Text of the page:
(Ball State Daily News – Page 2 – July 5, 1989) 

Staff Writer

An alumnus was recently announced to be a finalist for the Indiana Presidential Award for Excellence in Science and Mathematics Teaching.

If Gary Emmert, a Teacher’s College graduate, wins the competition, he could receive a $7,000 grant to be used for classroom needs and a trip to Washington, D.C. to be recognized by President Bush, the Indiana Department of Education announced.

Emmert was nominated by David Shull, principal of Ben Davis Junior High School in Indianapolis. Shull had previously nominated Emmert for the award in 1988.

“Gary is an outstanding educator. He’s very dedicated and effective at teaching all ability levels. He believes that all kids can learn,” said Shull.

This year Emmert is one of three Indiana finalists for the award in mathematics teaching. State Superintendent of Public Instructions H. Dean Evens said that the winner would be announced during the first week of September.

A national panel of scientists, mathematicians and educators will judge the finalists on the basis of experience, education and professional memberships, recommendations, essays, and proposed use of the awards for classroom activities.

Emmert, nominated for the National Science Foundation award for the second time, works well with others, Shull said. Emmert is also well regarded by fellow teachers. This year he was nominated by his peers for the Wayne Township teacher of the year award.

“Gary is a good team player. He’s no prima donna. He is still humble and admits freely that he learns from those around him,” said Shull.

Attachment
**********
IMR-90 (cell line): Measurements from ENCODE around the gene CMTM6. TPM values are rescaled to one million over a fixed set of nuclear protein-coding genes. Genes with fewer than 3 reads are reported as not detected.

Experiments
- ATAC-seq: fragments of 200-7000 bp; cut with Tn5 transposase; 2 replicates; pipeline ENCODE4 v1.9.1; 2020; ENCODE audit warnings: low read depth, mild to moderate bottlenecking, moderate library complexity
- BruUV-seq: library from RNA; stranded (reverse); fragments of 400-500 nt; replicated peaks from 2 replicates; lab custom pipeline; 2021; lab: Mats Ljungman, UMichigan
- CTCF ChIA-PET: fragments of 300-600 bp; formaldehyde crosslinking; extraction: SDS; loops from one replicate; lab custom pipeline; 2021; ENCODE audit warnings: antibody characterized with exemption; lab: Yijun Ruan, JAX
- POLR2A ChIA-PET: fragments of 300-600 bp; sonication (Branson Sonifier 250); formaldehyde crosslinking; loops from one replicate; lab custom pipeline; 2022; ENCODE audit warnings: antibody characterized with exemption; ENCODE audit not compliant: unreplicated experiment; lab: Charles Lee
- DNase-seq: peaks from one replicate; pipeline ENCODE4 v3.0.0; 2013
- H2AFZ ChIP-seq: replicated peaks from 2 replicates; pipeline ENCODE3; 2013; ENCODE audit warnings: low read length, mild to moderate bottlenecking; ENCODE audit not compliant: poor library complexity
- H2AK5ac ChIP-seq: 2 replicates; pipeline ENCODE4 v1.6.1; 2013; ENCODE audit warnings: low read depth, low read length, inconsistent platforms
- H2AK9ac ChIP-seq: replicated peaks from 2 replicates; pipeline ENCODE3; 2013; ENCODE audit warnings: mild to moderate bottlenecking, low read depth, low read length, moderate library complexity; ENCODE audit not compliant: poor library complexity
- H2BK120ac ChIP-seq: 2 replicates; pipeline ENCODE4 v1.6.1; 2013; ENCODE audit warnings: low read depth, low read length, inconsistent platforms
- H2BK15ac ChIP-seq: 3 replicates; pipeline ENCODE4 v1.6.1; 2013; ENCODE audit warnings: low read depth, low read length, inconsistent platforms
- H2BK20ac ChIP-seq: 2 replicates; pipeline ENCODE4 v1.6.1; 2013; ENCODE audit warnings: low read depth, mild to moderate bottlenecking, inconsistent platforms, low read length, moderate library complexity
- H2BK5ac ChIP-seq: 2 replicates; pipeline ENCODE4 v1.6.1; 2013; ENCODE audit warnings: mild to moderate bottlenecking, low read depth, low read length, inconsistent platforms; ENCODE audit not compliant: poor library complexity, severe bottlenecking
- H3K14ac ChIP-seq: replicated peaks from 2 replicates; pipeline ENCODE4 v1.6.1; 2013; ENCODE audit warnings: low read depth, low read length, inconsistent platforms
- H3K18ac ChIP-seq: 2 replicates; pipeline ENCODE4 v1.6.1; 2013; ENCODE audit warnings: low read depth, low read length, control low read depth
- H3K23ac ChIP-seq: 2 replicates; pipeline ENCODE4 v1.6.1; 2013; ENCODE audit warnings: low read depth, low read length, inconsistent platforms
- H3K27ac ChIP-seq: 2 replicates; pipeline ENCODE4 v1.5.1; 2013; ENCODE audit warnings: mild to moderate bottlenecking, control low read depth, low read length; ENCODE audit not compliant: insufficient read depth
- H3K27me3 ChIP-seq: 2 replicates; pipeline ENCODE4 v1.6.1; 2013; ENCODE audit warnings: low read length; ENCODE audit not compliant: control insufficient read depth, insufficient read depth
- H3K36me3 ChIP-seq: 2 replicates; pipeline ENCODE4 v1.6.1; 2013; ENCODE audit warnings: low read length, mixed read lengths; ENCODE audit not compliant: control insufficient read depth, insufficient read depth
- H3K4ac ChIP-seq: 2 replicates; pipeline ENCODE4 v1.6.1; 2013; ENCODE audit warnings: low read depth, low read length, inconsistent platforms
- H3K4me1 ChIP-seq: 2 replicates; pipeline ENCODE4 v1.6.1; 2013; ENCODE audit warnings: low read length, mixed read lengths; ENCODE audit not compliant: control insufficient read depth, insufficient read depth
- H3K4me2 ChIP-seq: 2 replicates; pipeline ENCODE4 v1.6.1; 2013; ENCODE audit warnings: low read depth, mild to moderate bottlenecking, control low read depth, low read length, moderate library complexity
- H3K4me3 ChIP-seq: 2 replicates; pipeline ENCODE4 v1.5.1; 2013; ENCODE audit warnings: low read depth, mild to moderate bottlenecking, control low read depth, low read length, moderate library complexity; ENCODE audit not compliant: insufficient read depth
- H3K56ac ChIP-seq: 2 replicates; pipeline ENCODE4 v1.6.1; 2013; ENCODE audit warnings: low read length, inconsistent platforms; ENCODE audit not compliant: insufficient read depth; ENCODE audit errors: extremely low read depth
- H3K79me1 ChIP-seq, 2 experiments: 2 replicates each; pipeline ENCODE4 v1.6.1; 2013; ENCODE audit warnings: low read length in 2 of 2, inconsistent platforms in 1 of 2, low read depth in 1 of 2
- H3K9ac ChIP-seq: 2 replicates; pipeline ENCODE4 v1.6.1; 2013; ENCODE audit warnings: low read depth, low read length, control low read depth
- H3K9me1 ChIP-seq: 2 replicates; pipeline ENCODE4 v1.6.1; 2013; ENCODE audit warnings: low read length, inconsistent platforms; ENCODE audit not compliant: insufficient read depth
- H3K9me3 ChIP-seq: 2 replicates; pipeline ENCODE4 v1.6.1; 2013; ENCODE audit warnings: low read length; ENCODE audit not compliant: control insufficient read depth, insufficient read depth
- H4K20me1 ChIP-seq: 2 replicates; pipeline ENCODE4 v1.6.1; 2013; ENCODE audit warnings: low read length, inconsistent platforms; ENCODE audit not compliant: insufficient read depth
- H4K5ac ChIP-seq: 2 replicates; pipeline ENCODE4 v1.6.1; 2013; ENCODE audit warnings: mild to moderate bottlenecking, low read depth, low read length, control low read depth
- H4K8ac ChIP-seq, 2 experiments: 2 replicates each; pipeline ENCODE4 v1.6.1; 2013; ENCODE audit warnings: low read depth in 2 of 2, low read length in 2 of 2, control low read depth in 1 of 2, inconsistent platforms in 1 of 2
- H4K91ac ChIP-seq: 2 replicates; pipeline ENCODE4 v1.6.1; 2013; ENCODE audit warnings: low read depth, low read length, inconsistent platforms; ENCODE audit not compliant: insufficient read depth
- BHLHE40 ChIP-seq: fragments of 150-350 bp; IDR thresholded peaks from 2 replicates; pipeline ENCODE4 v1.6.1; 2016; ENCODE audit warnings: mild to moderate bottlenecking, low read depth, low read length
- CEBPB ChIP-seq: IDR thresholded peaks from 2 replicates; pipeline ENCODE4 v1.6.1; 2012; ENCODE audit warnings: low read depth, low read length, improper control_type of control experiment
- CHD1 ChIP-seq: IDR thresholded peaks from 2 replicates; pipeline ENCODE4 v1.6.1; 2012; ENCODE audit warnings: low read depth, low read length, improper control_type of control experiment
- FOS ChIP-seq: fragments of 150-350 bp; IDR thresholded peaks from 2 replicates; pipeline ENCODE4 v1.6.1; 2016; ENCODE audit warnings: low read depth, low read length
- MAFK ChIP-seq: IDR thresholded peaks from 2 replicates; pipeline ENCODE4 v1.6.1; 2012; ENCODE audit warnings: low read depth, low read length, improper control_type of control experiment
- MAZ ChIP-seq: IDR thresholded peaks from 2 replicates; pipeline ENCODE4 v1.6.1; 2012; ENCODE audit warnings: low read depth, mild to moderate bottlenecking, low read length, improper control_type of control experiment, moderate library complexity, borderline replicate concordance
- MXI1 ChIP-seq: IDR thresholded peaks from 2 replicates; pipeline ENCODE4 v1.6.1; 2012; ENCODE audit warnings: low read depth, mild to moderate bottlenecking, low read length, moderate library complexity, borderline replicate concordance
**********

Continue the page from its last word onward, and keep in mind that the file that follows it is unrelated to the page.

Emmert also incorporates principles of physics onto his math classes, Shull said. This past year Emmert had his classes do such projects as create a capsule that would protect a raw egg when dropped from the top of the school and design and build boats for a race after the students estimated the amount of water displacement would be caused by the weight of the team.

Emmert also acts as the faculty advisor and founder of the Ben Davis Junior High chapter of Odyssey of the Mind, a national student problem-solving organization.

This year, the team was challenged to come up with a machine that would perform twelve tasks on its own. The team’s gadget won the state championship and placed in the top 15 in the national competition in Boulder, Colo.

The three years of Emmert advising Odyssey of the Mind teams has produced three state championships and placement in the national top 15 twice.

“In the four years that Gary has been at Ben Davis Junior High, he has stood for academic excellence,” Shull said. “I wish we had a school full of teachers like Gary Emmert.”

Emmert is on academic leave for the summer, according to Ben Davis Junior High, and could not be reached by the Daily News for comment.

(Ball State Daily News; Page 1 – June 28, 1989)


The Moral Majority received more credit for political impact than it deserved, said Steve Johnson, professor of sociology.

Jerry Falwell, leader of the Moral Majority disbanded the organization June 11 after taking credit for successfully helping elect President Bush, according to the Associated Press.

“Falwell called it ‘mission accomplished;’ my position is that it was mission aborted,’ Johnson said.

Reagan’s margin of victory would have been larger in 1984 if the moral majority didn’t exist, Johnson said. Reagan won because of economic issue instead of religious moral issues.

Johnson appeared on national radio last Wednesday to discuss his surveys of voters in 1980, 1984 and 1998 as a part of the continuing Middletown Studies.

The studies are based on the assumption that Muncie is representative of the average American town and have been widely accepted for decades.